Irrigation ditches and reservoirs raise the water table throughout Boulder.
Boulder's unconsolidated, rubble-y soil acts like a large sponge and soaks up water from ditches and reservoirs. Ditch companies figure on loosing a third of their water to seepage, and another third to "wetting the ditch".
This water is not "wasted." It recharges the groundwater, feeding deep-rooted trees and wells on its journey back to the creek, a journey that can take months or years.
How are you benefiting from a nearby ditch or reservoir?
- Do you have a large tree whose roots extend down into the groundwater?
- Do you use a well?
- Do you enjoy trails on open space along wooded areas of the plains or along irrigation ditches?
New Mexico State University's Alcalde Sustainable Agriculture Science Center has studied the effect of ditches on groundwater. The graph on the right shows how the Alcalde Ditch directly affects the groundwater level, which rises in the monitoring wells after the ditch is turned on.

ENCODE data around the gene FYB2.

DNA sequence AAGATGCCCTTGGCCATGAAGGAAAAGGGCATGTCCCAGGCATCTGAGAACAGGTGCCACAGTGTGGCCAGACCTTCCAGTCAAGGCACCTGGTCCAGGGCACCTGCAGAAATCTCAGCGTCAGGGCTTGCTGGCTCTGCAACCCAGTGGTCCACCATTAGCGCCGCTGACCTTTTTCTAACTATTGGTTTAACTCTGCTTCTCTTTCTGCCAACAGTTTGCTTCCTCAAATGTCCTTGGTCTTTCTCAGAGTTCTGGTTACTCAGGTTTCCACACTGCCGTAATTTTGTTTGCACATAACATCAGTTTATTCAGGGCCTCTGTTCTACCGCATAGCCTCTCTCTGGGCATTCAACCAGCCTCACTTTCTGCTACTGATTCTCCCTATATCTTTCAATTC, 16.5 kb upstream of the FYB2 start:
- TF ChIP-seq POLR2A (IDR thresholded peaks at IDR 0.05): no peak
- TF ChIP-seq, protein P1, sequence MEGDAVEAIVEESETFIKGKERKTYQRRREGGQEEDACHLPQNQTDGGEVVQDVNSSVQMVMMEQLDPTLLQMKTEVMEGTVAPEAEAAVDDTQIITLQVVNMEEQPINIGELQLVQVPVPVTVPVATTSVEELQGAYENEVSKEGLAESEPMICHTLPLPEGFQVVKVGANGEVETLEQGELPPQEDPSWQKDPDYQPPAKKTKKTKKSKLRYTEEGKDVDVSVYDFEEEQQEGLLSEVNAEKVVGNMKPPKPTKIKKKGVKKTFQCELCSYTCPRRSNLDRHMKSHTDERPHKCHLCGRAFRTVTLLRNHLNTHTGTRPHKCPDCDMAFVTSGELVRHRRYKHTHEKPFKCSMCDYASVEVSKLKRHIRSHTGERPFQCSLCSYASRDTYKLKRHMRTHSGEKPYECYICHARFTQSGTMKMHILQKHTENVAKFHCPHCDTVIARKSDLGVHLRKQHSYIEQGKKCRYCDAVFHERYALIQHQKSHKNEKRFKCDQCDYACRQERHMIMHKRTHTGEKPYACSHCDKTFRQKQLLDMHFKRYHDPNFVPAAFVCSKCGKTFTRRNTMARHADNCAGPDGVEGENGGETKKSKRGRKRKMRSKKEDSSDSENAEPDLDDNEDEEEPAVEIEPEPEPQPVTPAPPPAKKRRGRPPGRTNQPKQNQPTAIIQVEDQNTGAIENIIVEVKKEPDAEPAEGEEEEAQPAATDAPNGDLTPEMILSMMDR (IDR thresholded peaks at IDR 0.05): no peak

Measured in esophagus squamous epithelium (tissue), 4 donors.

7 days after the ditch started, groundwater levels in the Alcalde monitoring wells began to rise. The groundwater levels continued to rise until mid-August when the ditch began to drop, and then generally declined until the onset of the next year's irrigation season.
Right, clockwise from the left:
Many people who live below ditches are familiar with ground-water changes.
Enjoying recreational trails, photo courtesy of Boulder Open Space and Mountain Parks.
Graph of Alcalde Ditch use, Source: Fernald, A.G., T.T. Baker, and S.J. Guldan. 2007. Hydrologic, Riparian, and Agroecosystem Functions of Traditional Acequia Irrigation Systems. Journal of Sustainable Agriculture. 30(2):147-171.